Monday, January 30, 2012

Tolerance FOR Julea Ward.

Looks like the word “tolerance” is beginning to haunt the glbt community. People are starting to see that tolerance is a two-way street, and the gay activists that yell “tolerance!” the loudest, are the most intolerant when it comes to Christians or anyone else who won’t accept homosexuality as normal. Homofascists don’t even want people who disagree with homosexuality to even be allowed to be heard. Free speech that does NOT condone or inspire violence will be labeled “hate speech” by homofascists who hate the truth. Although I have thoroughly denounced hatred for and proactive violence against the glbt community, my blog is attacked at least three times a week!

I've been covering the Julea Ward case since 11 Nov. 2009.

“...The U.S. Court of Appeals for the 6th Circuit ruled Friday in favor of Julea Ward an Eastern Michigan University graduate student represented by Alliance Defense Fund attorneys who was expelled from a counseling program for her beliefs. In a strongly worded opinion, the court reversed a district court decision in favor of the university and sent the case back for trial, saying “a reasonable jury could conclude that Ward’s professors ejected her from the counseling program because of hostility toward her speech and faith….” ...”

“... “Rather than allow Julea to refer a potential client to another qualified counselor--a common, professional practice to best serve clients--EMU attacked and questioned Julea’s religious beliefs and ultimately expelled her from the program because of them.” ...”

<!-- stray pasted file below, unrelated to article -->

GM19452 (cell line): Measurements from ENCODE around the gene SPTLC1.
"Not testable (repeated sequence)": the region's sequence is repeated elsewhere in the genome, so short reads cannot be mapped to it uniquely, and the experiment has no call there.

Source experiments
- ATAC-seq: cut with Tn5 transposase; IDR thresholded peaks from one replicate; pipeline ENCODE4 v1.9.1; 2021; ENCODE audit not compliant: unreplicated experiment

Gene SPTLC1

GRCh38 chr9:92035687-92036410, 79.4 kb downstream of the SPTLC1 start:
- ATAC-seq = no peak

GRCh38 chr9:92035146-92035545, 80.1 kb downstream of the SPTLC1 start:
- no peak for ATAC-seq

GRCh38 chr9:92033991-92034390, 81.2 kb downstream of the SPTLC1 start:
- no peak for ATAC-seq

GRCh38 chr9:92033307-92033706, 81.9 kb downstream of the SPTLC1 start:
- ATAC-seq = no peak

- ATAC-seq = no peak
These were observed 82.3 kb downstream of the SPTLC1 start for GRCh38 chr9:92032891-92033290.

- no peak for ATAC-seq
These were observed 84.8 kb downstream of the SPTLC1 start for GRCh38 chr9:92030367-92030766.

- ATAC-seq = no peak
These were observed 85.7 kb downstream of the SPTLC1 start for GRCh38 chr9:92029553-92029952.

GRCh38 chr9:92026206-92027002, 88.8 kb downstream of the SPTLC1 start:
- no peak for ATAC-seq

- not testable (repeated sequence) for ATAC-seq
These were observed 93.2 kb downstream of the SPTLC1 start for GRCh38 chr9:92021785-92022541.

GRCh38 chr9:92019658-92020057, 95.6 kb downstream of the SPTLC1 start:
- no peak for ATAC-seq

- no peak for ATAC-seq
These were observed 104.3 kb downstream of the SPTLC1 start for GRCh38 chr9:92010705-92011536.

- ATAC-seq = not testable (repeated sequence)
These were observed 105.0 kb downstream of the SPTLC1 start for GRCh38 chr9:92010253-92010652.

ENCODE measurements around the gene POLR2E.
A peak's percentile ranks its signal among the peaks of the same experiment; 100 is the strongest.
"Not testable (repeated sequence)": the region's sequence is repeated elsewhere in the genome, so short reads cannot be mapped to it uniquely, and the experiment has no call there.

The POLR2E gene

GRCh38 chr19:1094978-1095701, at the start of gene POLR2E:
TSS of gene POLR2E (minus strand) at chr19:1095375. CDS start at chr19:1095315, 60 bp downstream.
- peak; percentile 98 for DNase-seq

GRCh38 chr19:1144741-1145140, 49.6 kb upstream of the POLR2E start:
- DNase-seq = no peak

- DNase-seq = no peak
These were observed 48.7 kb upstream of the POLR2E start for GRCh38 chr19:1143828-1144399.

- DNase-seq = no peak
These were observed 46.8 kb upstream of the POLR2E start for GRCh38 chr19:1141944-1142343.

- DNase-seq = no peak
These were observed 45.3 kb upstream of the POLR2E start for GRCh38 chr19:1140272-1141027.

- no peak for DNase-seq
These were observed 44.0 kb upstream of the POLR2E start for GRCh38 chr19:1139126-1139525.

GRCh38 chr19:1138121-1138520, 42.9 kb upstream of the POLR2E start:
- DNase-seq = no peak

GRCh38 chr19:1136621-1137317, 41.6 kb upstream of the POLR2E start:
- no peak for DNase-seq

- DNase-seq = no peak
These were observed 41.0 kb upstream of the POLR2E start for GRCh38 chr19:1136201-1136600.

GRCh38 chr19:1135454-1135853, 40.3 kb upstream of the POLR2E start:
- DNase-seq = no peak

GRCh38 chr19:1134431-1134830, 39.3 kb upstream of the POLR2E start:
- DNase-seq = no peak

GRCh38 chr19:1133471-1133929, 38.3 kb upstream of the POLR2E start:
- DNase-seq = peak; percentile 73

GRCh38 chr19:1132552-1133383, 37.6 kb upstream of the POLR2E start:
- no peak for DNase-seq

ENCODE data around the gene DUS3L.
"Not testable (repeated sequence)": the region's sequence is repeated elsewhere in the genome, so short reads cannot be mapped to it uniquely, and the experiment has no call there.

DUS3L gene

“...That her conflict arose from religious convictions is not a good answer; that her conflict arose from religious convictions for which the department at times showed little tolerance is a worse answer.” ...”

“...EMU faculty denigrated Ward’s Christian views...”

“... “That is why she asked to refer gay and lesbian clients (and some heterosexual clients) if the conversation required her to affirm their sexual practices....does not require a Muslim counselor to tell a Jewish client that his religious beliefs are correct if the conversation takes a turn in that direction and (2) does not require an atheist counselor to tell a person of faith that there is a God if the client is wrestling with faith-based issues. Tolerance is a two-way street. Otherwise, the rule mandates orthodoxy, not anti-discrimination.” ...”

Original info here.

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